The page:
The Department of Posts issued a 50 Paise multicolored stamp in memory of the freedom fighter Sri Alluri Sitarama Raju.

Vinayak Damodar Savarkar

Vinayak Damodar Savarkar (28 May 1883 – 26 February 1966). Freedom fighter, Revolutionary, Politician and proponent of liberty, poet, writer and play writer. He strongly advocated Utilitarianism, Rationalism and Positivism, Humanism and Universalism, Pragmatism and Realism.

The spark of revolutionary activities was ignited during his study in India and England. He founded student societies including Abhinav Bharat Society and Free India Society. His publication ‘The Indian War of Independence’ about the rebellion of 1857 was banned by the British Empire.

Arrested in 1910 over his association with revolutionary group ‘India House’, Savarkar was sentenced to 50 years imprisonment and moved to the Cellular Jail in the Andaman and Nicobar Islands. Within the confines of prison, Savarkar penned his work describing Hindutva, openly espousing Hindu nationalism. Post his release, Savarkar traveled widely emerging as an orator and writer, advocating Hindu political and social unity. Openly endorsing the ideal of India as a Hindu Rashtra he opposed the Quit India struggle in 1942, calling it a “Quit India but keep your army” movement. The airport at Port Blair, Andaman and Nicobar’s capital has been named after him as Veer Savarkar International Airport.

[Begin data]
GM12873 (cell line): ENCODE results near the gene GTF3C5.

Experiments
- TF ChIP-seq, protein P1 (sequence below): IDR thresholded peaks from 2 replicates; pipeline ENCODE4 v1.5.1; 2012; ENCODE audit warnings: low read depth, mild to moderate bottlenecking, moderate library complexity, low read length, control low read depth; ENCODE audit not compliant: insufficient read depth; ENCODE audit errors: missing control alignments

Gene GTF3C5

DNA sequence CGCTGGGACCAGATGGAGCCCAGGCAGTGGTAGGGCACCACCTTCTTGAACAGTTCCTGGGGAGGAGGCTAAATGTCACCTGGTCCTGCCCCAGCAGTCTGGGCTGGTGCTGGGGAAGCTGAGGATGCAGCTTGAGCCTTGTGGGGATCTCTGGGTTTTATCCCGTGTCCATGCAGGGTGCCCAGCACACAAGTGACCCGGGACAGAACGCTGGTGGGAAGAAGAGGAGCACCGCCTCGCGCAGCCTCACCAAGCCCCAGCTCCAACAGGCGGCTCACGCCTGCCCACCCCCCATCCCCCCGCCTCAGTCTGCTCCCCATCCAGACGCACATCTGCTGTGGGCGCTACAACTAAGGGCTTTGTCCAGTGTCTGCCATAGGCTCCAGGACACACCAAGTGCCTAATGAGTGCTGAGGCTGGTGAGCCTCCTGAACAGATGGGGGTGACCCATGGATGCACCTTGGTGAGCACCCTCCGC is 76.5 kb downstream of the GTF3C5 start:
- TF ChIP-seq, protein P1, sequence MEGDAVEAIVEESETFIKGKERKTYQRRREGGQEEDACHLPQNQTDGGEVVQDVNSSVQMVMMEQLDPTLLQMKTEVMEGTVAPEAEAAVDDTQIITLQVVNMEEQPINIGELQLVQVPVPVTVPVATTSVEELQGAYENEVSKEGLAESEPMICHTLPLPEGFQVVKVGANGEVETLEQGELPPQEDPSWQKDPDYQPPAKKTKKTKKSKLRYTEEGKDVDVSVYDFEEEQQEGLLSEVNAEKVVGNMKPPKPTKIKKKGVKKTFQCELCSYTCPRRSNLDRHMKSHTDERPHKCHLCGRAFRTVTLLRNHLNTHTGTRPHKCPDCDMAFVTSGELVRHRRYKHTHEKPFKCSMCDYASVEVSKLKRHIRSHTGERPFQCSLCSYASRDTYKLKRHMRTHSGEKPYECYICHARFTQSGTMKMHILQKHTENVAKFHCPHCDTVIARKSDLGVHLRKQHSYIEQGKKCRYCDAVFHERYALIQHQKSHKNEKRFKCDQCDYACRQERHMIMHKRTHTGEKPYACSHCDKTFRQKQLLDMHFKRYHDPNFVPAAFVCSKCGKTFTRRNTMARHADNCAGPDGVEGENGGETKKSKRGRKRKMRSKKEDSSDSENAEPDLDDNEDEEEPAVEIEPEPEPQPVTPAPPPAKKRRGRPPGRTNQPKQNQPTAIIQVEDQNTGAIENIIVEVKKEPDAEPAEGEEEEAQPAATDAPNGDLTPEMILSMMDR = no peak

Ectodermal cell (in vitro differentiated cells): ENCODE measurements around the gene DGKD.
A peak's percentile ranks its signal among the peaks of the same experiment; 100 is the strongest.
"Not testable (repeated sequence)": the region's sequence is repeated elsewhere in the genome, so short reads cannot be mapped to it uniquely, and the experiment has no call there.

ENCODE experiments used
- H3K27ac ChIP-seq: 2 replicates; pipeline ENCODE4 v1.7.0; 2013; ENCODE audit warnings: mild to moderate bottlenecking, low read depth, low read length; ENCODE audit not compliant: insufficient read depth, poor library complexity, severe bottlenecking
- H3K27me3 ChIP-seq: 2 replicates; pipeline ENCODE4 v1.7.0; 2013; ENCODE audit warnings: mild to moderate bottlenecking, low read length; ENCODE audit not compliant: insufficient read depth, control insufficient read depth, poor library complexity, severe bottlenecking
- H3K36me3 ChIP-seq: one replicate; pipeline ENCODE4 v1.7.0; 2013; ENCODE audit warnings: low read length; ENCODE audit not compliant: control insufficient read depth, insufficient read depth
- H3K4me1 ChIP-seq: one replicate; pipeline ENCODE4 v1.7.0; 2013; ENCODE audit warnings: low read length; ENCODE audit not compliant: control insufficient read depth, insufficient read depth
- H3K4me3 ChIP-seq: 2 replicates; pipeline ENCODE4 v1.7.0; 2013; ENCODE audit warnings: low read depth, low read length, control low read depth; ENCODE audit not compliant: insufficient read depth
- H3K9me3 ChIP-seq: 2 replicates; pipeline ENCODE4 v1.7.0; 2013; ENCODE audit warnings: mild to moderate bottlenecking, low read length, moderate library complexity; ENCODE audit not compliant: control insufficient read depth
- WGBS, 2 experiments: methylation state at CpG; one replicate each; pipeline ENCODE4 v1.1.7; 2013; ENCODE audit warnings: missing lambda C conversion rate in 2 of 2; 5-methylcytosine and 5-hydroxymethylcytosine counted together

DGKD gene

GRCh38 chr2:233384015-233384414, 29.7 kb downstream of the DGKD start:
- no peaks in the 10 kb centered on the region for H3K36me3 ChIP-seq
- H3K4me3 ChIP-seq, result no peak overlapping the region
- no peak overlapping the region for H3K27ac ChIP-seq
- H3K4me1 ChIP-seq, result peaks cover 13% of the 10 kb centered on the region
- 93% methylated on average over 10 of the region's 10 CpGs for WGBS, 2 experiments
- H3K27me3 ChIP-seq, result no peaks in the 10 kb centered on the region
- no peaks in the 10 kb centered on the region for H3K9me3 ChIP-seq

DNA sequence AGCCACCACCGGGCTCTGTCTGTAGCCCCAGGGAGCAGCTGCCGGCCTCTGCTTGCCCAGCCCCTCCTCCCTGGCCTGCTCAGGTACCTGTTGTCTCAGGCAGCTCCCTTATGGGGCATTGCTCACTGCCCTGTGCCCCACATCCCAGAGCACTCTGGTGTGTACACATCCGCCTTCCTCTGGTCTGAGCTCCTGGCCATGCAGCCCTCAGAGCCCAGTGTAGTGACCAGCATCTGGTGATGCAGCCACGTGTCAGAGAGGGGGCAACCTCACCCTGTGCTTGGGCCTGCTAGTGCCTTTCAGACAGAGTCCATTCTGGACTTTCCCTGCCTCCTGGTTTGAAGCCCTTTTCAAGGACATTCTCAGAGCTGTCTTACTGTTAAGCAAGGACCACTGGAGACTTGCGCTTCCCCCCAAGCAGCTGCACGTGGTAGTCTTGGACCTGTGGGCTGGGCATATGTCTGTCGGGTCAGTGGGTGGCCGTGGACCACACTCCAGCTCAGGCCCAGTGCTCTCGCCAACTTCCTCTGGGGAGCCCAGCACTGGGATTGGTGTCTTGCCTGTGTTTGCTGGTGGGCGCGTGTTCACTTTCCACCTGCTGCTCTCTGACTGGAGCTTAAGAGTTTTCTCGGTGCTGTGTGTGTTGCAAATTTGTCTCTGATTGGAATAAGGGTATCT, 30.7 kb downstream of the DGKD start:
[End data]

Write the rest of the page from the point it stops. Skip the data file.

Bhagat Singh

Considered as one the most influential and youngest revolutionaries of the Freedom struggle, Bhagat Singh (28 September 1907 – 23 March 1931) is referred to as Shaheed Bhagat Singh, meaning “martyr” in many Indian languages. Born into a Sikh family which had earlier been involved in revolutionary activities against the British Raj, Bhagat Singh was attracted to anarchist and marxist ideologies.

Avenging the death of another freedom fighter, Lala Lajpat Rai, Bhagat Singh was successful at throwing two bombs and leaflets inside the Central Legislative Assembly while shouting slogans of Inquilab Zindabad. Held on these charges, Bhagat Singh undertook a 116 day fast in jail, demanding equal rights for both British and Indian political prisoners. Convicted and subsequently hanged at the age of 23, Bhagat Singh’s martyrdom has transformed him into a role model. Inspiring many films, Bhagat Singh is commemorated with a large bronze statue in the Parliament of India.

Mahatma Gandhi

India attained Independence under the aegis of Mahatma Gandhi (2 October 1869 – 30 January 1948), who is referred to as the “Father of the Nation”. Political and spiritual leader of India, he is considered the chief architect of the Indian independence movement. Pioneer and perfector of Satyagraha – the peaceful path of resisting tyranny through mass civil disobedience laid the foundation for ahimsa-total non-violence. Gandhi is commonly addressed as Bapu.

Strength does not come from physical capacity. It comes from an indomitable will.-Mahatma Gandhi